1. Quantz

    Quantz Senior Member

    French
    Chaucer advised nutmeg in ale “whether it be moist or stale.

    Ale being a liquid yet, I don't understand moist ale.
     
  2. geostan

    geostan Senior Member

    English Canada
    He may have been referring to the nutmeg.

    Cheers!
     
  3. archijacq Senior Member

    Albi
    french France
    [SIZE=-1]"A draught of moist and corny ale." Origin: OE. Moiste, OF. Moiste, F. Moite, fr. L. Muccidus, for mucidus, moldy, musty. ...[/SIZE]
     
  4. furet Junior Member

    Near Bordeaux
    UK, now living in France
    Wow - this is an obscure question! Nutmeg was used to enhance the flavour of ale (beer made without hops [houblons]). Nutmeg [muscade] is a dried spice, so it is never used moist [humide], and it doesn't go stale [perdu].

    Ale, on the other hand, does spoil [corrompre]. In Chaucerian English, moist also meant fresh [frais].

    So the moist/stale reference is to the ale.

    I applaud your reading of Chaucer. You'll probably find as much interesting old French in there as English, but none of it will be much good in everyday use...
     
  5. Quantz

    Quantz Senior Member

    French
    Thx to both.

    Furet : speaking of Chaucer english, what about this one :

    George Farquhar’s 1707 play The Beaux’ Stratagem speaks longingly of a tankard “near as big as me... it smells of nutmeg and toast like an East India ship.”

    toast ??

    Plus this one :

    Spices helping the meat to digest (or “cook,” as the process was understood) in the stomach.

    Les épices contribuent à la "cuisson" de la viande dans l'estomac ?
     
  6. furet Junior Member

    Near Bordeaux
    UK, now living in France
    Hmmm...the nutmeg is easy - The East India Company was a sort of private navy established by the English which governed India and extracted wealth, much of it in the form of spices. So an East India ship would have smelt of nutmeg when it docked in London or Liverpool.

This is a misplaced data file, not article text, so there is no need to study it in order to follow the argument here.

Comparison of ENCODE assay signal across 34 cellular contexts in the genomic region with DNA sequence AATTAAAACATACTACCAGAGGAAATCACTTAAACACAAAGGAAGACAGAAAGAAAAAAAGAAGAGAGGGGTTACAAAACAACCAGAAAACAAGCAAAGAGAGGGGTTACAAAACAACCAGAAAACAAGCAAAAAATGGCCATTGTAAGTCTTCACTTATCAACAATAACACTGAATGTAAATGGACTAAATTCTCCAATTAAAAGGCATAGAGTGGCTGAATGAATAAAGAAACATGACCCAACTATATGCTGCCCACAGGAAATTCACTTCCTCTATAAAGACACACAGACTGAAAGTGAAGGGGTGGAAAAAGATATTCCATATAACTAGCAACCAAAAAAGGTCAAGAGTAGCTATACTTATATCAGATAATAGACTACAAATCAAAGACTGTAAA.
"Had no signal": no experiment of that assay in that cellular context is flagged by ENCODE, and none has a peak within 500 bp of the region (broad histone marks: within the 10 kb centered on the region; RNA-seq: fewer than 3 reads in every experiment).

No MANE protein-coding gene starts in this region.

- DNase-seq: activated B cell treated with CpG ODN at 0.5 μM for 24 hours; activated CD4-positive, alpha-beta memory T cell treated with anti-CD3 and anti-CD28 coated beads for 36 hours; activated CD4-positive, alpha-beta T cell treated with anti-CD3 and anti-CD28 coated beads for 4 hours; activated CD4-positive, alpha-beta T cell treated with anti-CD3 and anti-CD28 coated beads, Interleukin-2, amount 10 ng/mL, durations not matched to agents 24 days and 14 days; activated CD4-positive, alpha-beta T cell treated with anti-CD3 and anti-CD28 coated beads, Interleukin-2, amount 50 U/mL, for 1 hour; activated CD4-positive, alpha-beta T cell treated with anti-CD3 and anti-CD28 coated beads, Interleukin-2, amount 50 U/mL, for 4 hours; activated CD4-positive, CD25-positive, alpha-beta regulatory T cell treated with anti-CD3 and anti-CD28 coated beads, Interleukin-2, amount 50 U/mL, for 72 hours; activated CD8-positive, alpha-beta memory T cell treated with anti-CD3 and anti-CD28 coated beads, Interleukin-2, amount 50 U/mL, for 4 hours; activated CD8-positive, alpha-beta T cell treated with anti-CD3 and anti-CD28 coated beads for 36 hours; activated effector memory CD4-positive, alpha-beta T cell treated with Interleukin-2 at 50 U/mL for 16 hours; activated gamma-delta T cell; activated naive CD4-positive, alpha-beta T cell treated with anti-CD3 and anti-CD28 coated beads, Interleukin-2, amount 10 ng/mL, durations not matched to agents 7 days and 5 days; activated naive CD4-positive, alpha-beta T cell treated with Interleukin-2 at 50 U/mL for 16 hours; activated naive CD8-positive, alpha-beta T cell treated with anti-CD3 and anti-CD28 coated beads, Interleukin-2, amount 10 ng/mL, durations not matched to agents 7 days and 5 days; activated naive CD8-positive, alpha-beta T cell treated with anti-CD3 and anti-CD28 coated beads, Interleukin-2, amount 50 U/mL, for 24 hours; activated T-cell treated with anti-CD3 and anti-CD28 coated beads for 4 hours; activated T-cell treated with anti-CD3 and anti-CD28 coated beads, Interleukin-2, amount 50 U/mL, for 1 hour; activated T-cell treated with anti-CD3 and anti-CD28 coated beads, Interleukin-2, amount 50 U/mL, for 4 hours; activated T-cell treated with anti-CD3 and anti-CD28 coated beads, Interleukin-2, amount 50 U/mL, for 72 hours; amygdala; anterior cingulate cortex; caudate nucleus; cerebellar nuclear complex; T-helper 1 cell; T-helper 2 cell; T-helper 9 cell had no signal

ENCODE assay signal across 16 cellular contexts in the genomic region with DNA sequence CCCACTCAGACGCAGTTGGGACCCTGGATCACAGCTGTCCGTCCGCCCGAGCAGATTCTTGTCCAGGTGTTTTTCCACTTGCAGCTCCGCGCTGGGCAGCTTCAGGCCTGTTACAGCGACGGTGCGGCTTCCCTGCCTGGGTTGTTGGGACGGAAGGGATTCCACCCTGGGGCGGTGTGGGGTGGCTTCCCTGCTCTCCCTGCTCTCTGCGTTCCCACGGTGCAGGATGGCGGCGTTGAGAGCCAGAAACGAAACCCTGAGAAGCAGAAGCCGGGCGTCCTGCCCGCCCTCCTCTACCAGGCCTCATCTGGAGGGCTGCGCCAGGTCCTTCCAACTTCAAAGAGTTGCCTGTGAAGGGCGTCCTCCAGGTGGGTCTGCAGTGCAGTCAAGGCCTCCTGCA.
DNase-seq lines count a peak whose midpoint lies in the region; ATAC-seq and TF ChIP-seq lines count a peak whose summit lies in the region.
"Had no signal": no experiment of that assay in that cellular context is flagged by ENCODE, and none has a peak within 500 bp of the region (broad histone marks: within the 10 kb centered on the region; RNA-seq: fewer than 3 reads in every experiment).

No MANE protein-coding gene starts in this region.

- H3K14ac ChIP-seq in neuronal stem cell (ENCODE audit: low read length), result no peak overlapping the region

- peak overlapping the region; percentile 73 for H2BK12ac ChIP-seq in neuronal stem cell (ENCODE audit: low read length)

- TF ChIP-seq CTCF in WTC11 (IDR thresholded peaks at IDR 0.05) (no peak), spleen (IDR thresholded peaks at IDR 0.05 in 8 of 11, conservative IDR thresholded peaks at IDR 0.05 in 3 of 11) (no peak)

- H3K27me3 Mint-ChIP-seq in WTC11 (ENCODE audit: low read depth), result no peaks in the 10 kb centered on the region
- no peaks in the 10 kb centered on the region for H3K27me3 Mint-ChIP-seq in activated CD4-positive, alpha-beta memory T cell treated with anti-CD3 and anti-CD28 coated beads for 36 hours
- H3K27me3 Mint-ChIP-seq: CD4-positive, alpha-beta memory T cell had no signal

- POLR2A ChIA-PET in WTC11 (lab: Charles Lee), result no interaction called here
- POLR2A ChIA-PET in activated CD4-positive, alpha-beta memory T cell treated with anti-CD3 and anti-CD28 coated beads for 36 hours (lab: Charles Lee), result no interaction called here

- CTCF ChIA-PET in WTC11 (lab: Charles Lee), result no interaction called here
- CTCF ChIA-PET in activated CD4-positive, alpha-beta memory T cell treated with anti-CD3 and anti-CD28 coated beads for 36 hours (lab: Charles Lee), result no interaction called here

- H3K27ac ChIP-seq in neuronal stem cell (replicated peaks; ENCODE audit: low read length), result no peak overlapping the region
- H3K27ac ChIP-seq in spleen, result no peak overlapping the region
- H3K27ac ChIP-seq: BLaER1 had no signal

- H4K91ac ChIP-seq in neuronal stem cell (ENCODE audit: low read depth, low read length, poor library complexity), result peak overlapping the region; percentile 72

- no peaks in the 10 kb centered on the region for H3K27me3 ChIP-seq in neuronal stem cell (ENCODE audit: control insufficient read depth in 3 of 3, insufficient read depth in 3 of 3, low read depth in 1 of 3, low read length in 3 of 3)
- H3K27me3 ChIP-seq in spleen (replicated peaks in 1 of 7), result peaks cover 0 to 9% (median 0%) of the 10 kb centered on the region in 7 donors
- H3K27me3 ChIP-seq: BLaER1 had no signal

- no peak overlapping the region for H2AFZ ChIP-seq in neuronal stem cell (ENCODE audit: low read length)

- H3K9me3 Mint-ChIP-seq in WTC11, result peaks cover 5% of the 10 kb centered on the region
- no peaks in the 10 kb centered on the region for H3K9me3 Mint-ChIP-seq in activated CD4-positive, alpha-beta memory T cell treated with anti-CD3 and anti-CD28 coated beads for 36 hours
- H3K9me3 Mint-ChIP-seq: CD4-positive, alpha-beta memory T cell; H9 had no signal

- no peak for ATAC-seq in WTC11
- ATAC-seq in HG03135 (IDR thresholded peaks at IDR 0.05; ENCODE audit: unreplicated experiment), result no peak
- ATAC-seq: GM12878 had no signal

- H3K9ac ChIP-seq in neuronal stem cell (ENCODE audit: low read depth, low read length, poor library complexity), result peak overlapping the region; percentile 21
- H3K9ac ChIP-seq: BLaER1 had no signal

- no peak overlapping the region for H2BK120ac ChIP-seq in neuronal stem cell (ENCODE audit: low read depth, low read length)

It also smelled of toast, though, and this is harder to explain. Some spices were toasted before use, but never on board ship.

    Nutmeg was used to flavour bread, particularly when it was fried with beaten egg. It might be that Farquar was trying to evoke a childhood memory of eggy bread with nutmeg. It doesn't sound like a typical Irish breakfast to me, though.

    No - I give up. You've got me! Let me know if you uncover the truth.

    Furet
     
  7. Quantz

    Quantz Senior Member

    French
    Bravo, Furet, and thx.

    What about the second one :

    Spices helping the meat to digest (or “cook,” as the process was understood) in the stomach.

    Les épices contribuent à la "cuisson" de la viande dans l'estomac ?
     
  8. archijacq Senior Member

    Albi
    french France
    Les épices étaient autrefois considérées comme de nature "chaude" et souvent "sèche" et étaient classées en conséquence: par exemple, on disait du poivre qu'il avait le 4ème degré de chaleur.

    On se représentait la digestion comme une "cuisson", s'opérant dans l'estomac - espèce de marmite naturelle - grâce à la chaleur animale. En vertu de ce principe, les épices utilisées pour assaisonner les aliments étaient censées compenser leur éventuelle "froideur" et faciliter leur "cuisson".
     
  9. Quantz

    Quantz Senior Member

    French
    archi : exact, le texte traite de la médecine galénique et de ses quatre principes chaud froid sec humide.:thumbsup:
     

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